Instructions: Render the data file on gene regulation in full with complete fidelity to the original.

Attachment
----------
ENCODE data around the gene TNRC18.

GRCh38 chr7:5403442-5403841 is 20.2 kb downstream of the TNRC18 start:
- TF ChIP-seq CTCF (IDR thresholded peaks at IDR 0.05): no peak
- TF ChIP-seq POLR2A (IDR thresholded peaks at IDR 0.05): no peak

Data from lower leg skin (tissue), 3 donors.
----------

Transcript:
ENCODE data around the gene TNRC18.

GRCh38 chr7:5403442-5403841 is 20.2 kb downstream of the TNRC18 start:
- TF ChIP-seq CTCF (IDR thresholded peaks at IDR 0.05): no peak
- TF ChIP-seq POLR2A (IDR thresholded peaks at IDR 0.05): no peak

Data from lower leg skin (tissue), 3 donors.